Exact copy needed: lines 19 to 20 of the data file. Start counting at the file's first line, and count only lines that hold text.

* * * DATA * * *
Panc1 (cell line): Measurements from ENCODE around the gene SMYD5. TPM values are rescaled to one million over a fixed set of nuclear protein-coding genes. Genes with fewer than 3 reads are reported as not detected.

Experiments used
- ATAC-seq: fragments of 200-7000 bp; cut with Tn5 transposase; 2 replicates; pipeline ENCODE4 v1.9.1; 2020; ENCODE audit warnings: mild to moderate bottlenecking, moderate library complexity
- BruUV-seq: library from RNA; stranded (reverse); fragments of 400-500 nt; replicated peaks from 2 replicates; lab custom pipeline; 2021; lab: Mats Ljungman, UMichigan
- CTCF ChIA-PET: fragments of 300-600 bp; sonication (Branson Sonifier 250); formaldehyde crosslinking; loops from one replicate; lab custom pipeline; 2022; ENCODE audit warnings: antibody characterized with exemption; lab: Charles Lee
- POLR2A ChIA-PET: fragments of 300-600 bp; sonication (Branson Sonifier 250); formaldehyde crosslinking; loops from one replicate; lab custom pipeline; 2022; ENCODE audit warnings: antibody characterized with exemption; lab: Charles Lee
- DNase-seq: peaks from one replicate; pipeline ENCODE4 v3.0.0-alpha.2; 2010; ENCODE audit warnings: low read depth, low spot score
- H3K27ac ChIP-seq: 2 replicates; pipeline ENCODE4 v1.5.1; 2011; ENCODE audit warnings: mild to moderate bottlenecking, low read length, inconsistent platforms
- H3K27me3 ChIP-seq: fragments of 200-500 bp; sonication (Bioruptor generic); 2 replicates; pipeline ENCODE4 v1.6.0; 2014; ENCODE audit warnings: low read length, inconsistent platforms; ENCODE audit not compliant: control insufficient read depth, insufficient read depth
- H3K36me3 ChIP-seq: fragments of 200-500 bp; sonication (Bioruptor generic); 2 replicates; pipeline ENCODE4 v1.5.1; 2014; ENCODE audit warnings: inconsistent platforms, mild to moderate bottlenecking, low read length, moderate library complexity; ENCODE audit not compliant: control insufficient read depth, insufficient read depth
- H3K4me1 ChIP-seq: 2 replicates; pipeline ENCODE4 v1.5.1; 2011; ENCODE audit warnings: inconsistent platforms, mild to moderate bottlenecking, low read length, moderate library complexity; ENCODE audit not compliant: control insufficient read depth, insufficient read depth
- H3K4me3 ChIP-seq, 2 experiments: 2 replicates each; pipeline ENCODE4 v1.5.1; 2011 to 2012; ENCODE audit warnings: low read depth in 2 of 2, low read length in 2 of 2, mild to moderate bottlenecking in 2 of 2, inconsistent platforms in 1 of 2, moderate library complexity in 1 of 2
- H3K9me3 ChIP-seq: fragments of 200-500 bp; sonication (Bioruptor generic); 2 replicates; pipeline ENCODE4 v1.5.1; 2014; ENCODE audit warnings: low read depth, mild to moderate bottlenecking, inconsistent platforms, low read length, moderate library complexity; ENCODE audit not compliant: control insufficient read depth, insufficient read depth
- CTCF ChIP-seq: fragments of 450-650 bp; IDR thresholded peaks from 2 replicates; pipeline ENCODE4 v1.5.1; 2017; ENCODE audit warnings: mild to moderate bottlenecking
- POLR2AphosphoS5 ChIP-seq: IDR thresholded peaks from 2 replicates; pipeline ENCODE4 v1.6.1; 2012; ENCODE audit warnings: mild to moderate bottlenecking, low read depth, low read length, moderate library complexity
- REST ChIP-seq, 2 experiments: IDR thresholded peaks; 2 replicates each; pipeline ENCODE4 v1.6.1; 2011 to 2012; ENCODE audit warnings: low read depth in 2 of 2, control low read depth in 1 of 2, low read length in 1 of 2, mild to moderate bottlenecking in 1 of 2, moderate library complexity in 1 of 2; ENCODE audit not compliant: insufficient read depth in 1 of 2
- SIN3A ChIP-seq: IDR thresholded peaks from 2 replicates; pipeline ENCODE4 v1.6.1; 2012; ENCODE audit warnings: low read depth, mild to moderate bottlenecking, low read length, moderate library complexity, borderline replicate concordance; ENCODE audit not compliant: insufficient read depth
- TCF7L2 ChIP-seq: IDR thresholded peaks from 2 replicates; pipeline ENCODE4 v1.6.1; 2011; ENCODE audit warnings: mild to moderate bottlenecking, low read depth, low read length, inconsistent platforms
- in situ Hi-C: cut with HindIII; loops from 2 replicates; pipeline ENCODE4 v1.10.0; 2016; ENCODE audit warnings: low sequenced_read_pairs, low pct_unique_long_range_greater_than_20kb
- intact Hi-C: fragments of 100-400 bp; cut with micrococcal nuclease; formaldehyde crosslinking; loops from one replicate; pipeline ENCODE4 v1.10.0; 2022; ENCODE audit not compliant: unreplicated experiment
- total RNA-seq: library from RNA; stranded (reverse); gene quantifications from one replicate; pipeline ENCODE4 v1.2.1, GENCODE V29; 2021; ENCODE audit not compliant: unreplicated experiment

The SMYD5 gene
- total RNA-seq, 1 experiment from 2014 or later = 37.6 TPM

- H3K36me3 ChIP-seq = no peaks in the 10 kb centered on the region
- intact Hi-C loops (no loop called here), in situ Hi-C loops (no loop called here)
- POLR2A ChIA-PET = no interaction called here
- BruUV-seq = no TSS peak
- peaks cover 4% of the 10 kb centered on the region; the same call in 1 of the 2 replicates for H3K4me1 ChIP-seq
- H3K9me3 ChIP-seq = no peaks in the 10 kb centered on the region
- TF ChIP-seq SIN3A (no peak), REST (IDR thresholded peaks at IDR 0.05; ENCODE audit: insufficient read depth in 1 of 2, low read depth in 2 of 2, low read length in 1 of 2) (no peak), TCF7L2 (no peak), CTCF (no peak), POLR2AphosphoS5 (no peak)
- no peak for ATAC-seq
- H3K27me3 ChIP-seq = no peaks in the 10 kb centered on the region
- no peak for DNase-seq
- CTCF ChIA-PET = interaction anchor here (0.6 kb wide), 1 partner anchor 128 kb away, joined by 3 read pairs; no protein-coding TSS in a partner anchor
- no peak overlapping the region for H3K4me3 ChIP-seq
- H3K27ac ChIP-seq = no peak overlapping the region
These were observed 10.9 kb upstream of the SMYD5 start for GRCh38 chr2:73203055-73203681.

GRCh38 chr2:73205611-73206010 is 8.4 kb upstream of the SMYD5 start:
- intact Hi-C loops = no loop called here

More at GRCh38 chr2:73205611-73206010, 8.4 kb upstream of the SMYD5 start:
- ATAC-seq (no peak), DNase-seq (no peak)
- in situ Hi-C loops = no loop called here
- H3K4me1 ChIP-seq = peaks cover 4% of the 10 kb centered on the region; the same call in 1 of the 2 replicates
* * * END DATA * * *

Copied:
- in situ Hi-C: cut with HindIII; loops from 2 replicates; pipeline ENCODE4 v1.10.0; 2016; ENCODE audit warnings: low sequenced_read_pairs, low pct_unique_long_range_greater_than_20kb
- intact Hi-C: fragments of 100-400 bp; cut with micrococcal nuclease; formaldehyde crosslinking; loops from one replicate; pipeline ENCODE4 v1.10.0; 2022; ENCODE audit not compliant: unreplicated experiment